Robben Ford: The Missing Link Between Jazz and Blues

December 17, 2018


Image Credit: sophie le roux via Creative Commons liscense, some rights reseverved.


Dozens of guitar players could be cited as bringing new facets of excellence to the genre of blues music. But few have made the impact on the blues that Robben Ford has.


Why? What’s different about Robben Ford? For those of you who may not be familiar with Ford, he has been called the missing link between jazz and blues (at least that’s how guitarists in the circles I ran in categorized him).


I recall first hearing Robben Ford's guitar playing way back in the mid 90's when I used to hang out in a little local guitar shop. The owner used to have guitar instructional videos produced by the now defunct company REH playing on the T.V. There I saw for the first time the Robben Ford instructional video entitled Playin’ the Blues. Ford was teaching techniques not just for using the more familiar scales and chord progressions typical of the blues, he was implementing lots of ideas from the realm of jazz. I had never heard of Robben Ford before that, but I was immediately captivated by his playing. 


Ford's playing is heavily influenced by jazz saxophone. He even plays the saxophone, but the guitar is clearly his calling. He has played with musicians like Miles Davis, Joni Mitchell and the L.A. Express, George Harrison, and Michael McDonald. Gigs like this helped propel his career forward and develop his musicianship, and since the late 80’s he’s maintained a successful solo career. Guitarists everywhere study his instructional videos and dissect his recordings to learn his secrets.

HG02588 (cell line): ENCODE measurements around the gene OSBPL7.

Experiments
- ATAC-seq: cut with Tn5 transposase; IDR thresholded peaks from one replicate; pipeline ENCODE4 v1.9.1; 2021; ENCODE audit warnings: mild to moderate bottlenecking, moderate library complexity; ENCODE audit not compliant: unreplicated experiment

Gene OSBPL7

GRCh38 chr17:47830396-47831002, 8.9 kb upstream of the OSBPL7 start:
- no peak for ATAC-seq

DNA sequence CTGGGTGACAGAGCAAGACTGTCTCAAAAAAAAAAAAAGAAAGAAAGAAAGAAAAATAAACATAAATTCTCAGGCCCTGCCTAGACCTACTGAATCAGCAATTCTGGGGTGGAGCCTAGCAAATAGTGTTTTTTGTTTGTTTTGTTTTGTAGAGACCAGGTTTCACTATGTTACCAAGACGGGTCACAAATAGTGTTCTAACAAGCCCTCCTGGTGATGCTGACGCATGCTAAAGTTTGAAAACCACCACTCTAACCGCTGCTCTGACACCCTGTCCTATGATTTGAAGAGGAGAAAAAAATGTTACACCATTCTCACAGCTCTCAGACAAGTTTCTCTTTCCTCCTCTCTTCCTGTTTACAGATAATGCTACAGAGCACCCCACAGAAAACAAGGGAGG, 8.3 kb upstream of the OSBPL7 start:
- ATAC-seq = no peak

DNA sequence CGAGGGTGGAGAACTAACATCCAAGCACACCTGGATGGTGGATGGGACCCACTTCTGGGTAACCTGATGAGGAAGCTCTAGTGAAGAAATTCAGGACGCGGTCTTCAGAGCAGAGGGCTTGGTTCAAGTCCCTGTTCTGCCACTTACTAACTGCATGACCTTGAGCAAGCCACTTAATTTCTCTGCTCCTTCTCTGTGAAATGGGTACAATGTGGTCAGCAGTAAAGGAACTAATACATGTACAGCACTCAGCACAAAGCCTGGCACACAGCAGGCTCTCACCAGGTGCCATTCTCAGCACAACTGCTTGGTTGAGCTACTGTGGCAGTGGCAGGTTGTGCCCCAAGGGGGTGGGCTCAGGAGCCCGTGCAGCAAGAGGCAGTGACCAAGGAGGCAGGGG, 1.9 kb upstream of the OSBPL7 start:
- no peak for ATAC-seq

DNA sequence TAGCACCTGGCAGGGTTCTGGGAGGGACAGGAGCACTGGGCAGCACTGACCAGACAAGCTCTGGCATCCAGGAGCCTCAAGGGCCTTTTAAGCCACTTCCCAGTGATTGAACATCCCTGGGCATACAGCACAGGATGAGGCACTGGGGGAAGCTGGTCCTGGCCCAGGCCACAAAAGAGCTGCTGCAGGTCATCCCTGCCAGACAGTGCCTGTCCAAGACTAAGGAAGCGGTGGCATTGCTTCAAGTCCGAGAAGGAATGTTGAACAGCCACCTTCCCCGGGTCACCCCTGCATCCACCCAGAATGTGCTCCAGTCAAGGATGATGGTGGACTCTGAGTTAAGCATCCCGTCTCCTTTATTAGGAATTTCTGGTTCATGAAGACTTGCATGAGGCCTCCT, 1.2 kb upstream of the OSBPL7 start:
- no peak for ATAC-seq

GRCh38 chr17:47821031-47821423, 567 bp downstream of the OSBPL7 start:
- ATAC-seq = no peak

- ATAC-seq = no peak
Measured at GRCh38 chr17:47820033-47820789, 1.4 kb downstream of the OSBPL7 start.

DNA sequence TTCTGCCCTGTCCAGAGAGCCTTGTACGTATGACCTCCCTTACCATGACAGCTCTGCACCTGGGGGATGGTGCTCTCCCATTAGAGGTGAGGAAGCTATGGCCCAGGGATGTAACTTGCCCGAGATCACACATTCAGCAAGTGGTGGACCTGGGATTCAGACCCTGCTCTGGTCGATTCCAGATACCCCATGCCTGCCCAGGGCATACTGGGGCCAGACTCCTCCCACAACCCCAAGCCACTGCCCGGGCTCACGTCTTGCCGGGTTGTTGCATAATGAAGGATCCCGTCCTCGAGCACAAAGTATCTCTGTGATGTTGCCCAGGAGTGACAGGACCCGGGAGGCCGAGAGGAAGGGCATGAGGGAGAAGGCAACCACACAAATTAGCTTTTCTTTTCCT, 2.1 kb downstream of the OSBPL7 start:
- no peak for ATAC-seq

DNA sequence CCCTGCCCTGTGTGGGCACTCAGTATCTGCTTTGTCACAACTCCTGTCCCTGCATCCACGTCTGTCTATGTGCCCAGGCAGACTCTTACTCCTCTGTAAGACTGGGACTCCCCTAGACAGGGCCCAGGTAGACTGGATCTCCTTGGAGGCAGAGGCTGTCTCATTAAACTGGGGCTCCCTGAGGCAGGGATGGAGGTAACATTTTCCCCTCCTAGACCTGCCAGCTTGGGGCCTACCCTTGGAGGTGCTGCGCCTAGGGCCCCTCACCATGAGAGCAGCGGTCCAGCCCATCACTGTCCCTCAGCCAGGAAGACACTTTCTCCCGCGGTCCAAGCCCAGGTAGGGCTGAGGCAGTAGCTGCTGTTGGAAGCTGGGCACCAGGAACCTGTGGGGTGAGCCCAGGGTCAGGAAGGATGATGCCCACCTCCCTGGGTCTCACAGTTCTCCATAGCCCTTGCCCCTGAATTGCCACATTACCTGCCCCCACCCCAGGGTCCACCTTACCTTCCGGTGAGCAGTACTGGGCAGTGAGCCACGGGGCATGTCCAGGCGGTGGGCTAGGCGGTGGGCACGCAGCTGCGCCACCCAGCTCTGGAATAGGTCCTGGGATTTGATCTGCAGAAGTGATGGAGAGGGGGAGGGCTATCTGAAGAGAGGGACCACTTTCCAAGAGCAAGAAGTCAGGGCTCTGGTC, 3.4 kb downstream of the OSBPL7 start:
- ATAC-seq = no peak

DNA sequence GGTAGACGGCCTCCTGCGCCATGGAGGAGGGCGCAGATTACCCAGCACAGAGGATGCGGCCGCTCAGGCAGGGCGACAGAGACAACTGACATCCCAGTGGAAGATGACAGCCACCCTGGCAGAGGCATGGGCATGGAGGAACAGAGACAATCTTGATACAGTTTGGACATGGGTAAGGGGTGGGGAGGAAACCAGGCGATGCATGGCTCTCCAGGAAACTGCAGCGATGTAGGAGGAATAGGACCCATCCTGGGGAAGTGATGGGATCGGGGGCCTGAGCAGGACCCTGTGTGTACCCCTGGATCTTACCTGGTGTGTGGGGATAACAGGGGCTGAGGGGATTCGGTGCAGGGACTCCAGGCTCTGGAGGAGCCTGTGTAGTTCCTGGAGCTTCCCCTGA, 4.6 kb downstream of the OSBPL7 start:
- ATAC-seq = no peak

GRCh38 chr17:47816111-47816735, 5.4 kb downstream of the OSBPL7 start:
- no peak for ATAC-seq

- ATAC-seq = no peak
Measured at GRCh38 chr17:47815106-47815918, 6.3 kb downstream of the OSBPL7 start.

So, why do I say that Ford is the missing link between jazz and blues? Well, as you likely know, jazz is built upon the blues. But few musicians have been able to blend the two in the utterly satisfying manner that Ford has, and this his signature. This makes his playing unmistakably unique. 


Robben Ford plays music that is distinctly and truly the blues, infused with the harmonic and melodic sophistication of jazz. Check out the recording entitled “Rugged Road” off of his album Handful of Blues linked below. The guitar solos (there are two of them) sound like something reminiscent of a straight ahead bee-bop record, and yet the tune is still unmistakably rooted in the blues.  


Ford isn’t just a guitar player with fancy chops; he’s a well-rounded musician. He writes many of the songs he performs, and he’s a strong vocalist. His seemingly gentle tenor is actually surprisingly well suited to his brand of the blues. He’s not just a guitarist who can kind of sing; his voice is as much a part of his signature sound as his guitar playing is.


If you're a fan of the blues, you owe it to yourself to check out some of Ford's music. 




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